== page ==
There’s still no end in sight for the downturn in Eurozone data. After mostly disappointing economic pointers throughout much of the first quarter, this morning we found out that German business confidence was actually gloomier than previously thought in April. The Services PMI was revised downwards, falling to its lowest level in more than 18 months.
Services PMIs from Spain and Italy also came in weaker than expected, causing the Eurozone final PMI to be revised down to 54.7 from 55.0 reported initially. On top of this, retail sales in the single currency block rose in March by a modest 0.1% month-over-month compared to an increase of 0.5% expected, while Spanish unemployment fell by a less-than-forecast 86,700 in April rather than 100,000 expected. Friday’s soft Eurozone data comes a day after the bloc’s CPI measure of inflation unexpectedly weakened to 1.2% year-on-year in April while core CPI dropped to 0.7% from 1.0% previously.
As a result of the mostly weaker data, the euro has come under pressure against her stronger rivals such as the US and commodity dollars. Market participants are probably expecting the European Central Bank to now remain cautious longer than expected, even if the ECB thinks the downturn in data is due to temporary factors.
But with the euro already under significant pressure in recent days, it may be due a technical oversold bounce anyway. However, it could also rebound by a potentially disappointing U.S. jobs report, which is due for publication later on today. Analysts seem to be optimistic, though, that we will have better numbers for April than we did for March when the headline non-farm payrolls came in at just over 100K. This time, they expect the NFP to print about 190K. But with some of the leading indicators – including the employment components of the manufacturing and non-manufacturing PMI reports – coming in weaker than expected earlier this week, the headline figure may disappoint those expectations. The market is probably going to pay greater attention to the wages part of the jobs report, for the employment is at or near potential full employment anyway while the unemployment rate is at a post-crisis low of just 4.1% and expected to have dropped to 4.0% in April.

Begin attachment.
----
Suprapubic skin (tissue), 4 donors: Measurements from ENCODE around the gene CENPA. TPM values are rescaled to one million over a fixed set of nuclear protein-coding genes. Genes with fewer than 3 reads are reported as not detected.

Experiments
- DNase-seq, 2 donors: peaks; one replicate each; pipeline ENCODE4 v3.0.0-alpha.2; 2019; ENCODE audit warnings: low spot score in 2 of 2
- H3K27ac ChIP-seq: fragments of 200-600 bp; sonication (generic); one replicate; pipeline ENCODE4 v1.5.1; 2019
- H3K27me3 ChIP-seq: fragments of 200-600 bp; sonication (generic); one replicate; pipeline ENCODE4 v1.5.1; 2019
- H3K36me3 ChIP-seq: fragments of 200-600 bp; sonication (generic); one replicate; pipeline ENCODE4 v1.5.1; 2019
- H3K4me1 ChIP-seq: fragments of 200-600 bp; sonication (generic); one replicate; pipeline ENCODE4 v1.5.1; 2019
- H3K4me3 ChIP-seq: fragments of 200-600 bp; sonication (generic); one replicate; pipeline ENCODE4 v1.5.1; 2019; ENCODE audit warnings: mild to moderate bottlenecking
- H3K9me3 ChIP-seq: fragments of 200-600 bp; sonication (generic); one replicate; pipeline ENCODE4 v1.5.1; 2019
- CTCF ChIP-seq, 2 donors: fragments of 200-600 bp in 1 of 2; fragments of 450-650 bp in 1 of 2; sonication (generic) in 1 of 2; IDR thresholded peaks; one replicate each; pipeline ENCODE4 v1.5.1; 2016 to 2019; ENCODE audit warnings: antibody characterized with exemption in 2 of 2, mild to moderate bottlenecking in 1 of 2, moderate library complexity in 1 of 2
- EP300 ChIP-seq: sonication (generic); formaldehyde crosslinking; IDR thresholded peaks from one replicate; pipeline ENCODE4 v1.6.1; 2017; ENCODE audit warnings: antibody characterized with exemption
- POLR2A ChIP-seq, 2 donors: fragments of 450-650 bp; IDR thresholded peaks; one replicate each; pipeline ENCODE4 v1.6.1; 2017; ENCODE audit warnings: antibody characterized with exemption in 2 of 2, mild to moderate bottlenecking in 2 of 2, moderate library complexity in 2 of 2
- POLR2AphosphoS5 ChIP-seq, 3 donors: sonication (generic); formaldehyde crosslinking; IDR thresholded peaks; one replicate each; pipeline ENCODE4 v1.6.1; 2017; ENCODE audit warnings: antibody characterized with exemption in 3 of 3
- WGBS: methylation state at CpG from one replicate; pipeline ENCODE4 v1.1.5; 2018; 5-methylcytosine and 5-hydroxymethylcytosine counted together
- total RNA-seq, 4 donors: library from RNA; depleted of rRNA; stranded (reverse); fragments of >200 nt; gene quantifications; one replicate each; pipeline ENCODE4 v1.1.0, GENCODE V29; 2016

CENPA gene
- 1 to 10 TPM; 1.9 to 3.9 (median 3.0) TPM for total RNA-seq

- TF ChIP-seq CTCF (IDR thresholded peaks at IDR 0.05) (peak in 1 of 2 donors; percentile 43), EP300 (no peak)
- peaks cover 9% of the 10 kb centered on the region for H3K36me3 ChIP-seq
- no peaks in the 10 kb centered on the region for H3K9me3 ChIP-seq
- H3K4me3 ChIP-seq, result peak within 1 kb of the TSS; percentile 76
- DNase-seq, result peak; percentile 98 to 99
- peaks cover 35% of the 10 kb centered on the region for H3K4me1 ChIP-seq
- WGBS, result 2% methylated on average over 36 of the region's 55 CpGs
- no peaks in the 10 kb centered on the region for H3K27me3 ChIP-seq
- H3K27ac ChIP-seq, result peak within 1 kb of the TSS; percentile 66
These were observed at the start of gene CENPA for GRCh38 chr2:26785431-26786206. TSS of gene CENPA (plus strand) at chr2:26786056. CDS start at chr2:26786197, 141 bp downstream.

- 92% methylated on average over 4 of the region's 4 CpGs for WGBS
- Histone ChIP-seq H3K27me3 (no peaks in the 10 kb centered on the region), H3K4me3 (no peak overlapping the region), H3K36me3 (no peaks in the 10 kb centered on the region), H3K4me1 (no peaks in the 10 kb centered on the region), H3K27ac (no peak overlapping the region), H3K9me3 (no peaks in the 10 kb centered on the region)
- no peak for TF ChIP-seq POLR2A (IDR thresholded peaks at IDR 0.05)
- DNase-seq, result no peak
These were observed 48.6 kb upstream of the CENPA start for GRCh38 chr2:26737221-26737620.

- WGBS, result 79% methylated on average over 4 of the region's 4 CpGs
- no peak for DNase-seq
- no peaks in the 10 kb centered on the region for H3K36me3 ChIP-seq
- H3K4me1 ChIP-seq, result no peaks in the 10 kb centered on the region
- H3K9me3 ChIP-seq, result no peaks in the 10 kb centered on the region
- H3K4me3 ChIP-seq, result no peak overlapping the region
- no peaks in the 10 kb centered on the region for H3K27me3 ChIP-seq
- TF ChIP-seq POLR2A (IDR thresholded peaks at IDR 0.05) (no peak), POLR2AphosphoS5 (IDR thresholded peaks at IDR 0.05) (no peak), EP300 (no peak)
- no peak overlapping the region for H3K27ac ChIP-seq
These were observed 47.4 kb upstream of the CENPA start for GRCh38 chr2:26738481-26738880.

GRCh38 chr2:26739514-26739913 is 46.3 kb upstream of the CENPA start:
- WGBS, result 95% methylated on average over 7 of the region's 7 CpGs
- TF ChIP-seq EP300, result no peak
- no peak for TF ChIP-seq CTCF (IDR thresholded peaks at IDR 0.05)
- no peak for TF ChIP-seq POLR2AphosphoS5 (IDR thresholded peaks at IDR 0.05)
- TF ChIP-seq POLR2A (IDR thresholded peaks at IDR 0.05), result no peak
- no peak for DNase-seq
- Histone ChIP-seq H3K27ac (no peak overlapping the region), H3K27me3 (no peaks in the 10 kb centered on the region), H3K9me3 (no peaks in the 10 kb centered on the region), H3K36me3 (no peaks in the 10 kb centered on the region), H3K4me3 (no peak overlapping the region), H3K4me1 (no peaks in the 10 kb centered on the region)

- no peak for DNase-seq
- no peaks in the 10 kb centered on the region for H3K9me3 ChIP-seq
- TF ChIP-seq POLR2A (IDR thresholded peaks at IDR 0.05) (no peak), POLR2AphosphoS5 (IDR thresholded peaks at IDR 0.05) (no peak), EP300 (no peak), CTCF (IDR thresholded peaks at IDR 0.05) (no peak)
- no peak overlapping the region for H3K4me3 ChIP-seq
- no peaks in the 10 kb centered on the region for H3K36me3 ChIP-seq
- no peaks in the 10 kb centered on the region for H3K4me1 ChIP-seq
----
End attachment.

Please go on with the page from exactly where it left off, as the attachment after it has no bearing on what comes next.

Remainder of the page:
On the wages front, the average hourly earnings section of the jobs report is expected to print 0.2% growth month-over-month. Anything more than this is likely to aid the dollar’s recovery further – at least in the short-term – as it would boost expectations of more aggressive rate increases from the Federal Reserve. However, the bigger risk would be if the numbers disappoint. The dollar may have gotten ahead of itself and what better excuse for the buck longs to unload their positions than a potentially disappointing jobs report.
We have already written a technical report on the EUR/USD on Thursday, details of which can be found here.